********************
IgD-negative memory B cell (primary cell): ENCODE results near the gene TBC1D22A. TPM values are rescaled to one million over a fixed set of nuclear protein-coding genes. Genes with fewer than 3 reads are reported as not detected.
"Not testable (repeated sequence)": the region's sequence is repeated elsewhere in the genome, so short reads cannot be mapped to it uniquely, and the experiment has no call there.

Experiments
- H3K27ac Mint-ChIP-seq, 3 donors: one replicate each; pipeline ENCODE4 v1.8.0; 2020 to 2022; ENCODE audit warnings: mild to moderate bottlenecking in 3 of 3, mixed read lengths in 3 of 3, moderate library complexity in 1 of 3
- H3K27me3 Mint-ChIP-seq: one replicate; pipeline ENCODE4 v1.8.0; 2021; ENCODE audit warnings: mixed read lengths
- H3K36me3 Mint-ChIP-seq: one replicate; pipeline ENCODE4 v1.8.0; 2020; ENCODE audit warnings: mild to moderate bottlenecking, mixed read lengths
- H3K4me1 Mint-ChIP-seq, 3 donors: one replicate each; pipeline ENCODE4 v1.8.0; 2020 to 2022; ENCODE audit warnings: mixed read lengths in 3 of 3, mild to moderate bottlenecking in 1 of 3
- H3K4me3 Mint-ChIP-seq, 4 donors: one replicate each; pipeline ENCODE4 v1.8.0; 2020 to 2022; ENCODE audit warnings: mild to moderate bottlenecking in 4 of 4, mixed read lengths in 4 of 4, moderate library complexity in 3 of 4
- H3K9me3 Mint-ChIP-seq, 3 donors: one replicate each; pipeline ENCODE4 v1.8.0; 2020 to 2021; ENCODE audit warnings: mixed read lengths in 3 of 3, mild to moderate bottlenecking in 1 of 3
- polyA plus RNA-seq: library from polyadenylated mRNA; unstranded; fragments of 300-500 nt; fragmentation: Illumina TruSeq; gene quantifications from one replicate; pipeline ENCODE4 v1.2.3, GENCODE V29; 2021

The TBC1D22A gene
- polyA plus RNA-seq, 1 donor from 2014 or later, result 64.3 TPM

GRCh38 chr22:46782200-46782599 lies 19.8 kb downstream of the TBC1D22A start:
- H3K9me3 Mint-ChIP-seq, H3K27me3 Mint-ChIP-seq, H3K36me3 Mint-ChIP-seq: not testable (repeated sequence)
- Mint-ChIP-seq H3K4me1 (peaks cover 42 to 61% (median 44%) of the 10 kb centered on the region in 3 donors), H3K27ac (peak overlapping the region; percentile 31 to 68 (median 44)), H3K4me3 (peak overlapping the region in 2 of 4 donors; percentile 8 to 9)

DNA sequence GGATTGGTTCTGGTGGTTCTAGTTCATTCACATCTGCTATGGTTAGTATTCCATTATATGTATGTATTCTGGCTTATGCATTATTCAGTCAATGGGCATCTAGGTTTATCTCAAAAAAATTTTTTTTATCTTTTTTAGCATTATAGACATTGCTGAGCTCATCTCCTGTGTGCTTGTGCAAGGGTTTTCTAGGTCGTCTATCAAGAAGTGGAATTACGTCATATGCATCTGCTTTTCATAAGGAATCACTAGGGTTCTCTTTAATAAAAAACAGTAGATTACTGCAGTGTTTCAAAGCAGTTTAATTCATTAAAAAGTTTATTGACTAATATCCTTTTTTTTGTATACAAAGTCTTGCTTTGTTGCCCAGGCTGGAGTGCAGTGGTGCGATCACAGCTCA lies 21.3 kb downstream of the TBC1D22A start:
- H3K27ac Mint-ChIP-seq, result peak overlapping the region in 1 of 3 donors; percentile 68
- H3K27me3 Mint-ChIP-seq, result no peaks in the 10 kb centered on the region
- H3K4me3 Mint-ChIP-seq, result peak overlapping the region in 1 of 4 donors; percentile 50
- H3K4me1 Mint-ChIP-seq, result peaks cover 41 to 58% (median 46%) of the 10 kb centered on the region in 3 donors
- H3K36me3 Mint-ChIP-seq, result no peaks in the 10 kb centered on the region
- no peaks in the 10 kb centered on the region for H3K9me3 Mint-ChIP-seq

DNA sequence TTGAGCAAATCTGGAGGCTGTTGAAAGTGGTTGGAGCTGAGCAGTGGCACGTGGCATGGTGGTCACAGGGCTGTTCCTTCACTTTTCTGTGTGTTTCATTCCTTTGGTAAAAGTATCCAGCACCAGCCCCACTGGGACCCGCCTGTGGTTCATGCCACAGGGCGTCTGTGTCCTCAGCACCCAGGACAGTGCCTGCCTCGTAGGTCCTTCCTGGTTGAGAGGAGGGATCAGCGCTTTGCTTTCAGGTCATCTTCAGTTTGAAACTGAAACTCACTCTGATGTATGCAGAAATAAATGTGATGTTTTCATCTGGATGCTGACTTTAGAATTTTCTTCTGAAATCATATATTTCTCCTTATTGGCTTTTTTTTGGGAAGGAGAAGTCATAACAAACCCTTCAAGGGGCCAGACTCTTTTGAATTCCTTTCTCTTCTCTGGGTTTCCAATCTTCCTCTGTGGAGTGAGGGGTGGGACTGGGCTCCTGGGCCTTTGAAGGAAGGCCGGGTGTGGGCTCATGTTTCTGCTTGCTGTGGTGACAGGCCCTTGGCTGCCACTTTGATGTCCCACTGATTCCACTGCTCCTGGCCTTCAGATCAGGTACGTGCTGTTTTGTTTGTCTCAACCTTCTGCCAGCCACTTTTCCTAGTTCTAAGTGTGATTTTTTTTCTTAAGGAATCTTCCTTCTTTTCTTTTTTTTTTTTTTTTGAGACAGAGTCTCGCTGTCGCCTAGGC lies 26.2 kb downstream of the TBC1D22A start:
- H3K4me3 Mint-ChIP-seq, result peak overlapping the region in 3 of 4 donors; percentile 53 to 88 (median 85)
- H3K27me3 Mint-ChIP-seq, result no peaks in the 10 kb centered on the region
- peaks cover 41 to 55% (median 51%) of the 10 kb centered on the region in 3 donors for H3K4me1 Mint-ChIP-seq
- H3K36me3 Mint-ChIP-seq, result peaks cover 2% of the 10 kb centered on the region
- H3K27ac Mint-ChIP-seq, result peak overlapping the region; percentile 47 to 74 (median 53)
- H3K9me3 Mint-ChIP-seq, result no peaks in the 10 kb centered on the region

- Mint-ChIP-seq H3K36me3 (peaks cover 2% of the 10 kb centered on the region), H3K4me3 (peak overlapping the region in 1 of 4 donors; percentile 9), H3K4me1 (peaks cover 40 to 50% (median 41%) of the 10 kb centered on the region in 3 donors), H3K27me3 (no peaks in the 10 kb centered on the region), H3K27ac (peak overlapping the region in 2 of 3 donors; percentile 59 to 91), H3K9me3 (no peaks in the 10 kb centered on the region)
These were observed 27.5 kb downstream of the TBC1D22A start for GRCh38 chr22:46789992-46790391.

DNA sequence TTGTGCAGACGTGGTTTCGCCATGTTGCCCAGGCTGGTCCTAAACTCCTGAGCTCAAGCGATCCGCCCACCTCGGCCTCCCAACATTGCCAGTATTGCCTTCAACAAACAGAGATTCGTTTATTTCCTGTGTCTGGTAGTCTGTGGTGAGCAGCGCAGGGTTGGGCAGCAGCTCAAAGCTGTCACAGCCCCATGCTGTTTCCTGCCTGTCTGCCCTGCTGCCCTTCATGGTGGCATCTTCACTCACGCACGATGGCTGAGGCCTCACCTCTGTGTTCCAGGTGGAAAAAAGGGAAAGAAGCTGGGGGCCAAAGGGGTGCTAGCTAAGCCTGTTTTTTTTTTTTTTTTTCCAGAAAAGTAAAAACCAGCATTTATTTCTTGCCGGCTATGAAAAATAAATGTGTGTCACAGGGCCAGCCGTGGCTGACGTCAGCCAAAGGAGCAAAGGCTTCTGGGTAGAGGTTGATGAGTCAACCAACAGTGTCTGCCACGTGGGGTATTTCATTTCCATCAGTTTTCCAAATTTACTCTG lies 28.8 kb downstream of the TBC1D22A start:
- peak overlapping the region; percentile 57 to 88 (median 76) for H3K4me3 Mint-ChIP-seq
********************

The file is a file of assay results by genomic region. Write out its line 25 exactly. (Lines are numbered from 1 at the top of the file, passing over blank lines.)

- H3K27me3 Mint-ChIP-seq, result no peaks in the 10 kb centered on the region